Oil Giant Shell to Spend U.S.$1 Billion Yearly On Clean Energy By 2020

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Oil Giant Shell to Spend U.S.$1 Billion Yearly On Clean Energy By 2020

Plans are underway for oil giant Shell to spend as much as $1 billion a year on its New Energies division.

Ben Van Beurden  Shell CEO said that In some parts of the world battery electric cars are starting to gain consumer acceptance while wind and solar costs are falling fast. He also added that

This was good news for the world and must accelerate, while still offering opportunities for producers of fossil fuels. The intermittent nature of wind and solar energy means power plants fired by natural gas will have a long-term role, and that the oil giant sees opportunities in hydrogen fuel-cells, next-generation biofuels for air travel, liquefied natural gas and, shipping and heavy freight — areas of transport for which batteries aren’t adequate.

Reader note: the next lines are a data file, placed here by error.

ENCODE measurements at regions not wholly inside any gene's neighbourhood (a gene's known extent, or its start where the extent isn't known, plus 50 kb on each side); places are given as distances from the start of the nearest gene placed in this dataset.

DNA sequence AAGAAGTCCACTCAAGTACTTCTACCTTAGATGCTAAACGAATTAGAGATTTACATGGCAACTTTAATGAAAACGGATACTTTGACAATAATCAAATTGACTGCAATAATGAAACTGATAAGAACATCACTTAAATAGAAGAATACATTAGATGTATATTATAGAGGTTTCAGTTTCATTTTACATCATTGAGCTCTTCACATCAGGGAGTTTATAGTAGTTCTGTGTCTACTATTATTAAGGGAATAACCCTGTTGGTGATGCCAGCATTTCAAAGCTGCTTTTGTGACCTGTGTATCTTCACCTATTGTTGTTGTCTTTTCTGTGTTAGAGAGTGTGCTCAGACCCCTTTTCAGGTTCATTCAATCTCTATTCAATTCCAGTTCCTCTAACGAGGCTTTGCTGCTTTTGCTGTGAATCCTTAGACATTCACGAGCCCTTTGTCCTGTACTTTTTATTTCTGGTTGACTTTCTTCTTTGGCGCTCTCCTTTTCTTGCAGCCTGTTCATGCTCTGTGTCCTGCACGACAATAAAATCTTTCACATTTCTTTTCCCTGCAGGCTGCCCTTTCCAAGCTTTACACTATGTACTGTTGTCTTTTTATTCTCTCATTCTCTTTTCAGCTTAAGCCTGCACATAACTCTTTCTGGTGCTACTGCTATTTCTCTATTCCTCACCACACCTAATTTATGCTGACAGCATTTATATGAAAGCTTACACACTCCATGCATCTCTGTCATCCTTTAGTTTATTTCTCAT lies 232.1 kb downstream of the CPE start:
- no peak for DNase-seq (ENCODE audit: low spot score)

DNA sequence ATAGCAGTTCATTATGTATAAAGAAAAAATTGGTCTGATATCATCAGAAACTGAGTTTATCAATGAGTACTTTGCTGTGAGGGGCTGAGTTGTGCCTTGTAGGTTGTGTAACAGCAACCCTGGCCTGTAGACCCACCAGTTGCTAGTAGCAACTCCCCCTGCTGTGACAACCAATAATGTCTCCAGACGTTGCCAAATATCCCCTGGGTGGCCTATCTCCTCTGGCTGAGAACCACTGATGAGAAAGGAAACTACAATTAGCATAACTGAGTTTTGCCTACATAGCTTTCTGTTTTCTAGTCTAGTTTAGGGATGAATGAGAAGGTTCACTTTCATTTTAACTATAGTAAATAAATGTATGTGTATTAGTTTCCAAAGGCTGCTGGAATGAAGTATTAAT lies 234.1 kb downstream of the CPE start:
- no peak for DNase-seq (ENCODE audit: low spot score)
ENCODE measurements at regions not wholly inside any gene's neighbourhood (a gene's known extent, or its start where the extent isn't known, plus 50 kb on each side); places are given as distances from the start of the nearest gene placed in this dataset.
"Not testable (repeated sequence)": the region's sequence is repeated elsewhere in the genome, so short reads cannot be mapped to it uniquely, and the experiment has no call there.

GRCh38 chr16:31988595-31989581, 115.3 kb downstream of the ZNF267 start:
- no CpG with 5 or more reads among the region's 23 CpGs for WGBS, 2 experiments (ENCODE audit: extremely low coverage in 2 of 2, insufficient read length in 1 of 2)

The Shell CEO Mr. Van Beurden was addressing the World Petroleum Congress a gathering of ministers and CEOs from some of the largest oil producers.

This plans come at a time when the accelerating shift to clean energy is raising questions about Shell’s long-term business models.

Oil and gas will be dominant for decades to come according to Russian energy minister, Alexander Novak, and Saudi Arabian Oil Co. Boss, Amin Nasser, while Mr.  Van Beurden highlighted the potential for some of the fastest-growing nations to leap straight to a cleaner energy mix.

He also stated that when one considers the areas of the world where energy demand is still to expand, like Asia and sub-Saharan Africa, there is a huge opportunity. He said that these areas are not, on the whole, locked in to a coal-driven system, that there is the potential for them to shift more directly onto a less energy-intensive pathway to development.

He further stated that there was often too much focus on energy-transition policies in Europe and North America instead of the fast-growing developing world. “What happens in England is important, but what happens in Ethiopia is at least as important. From Denmark to the DRC, from the U.S. to Uganda, to India, to China, there is a lot of work to do.” He said.

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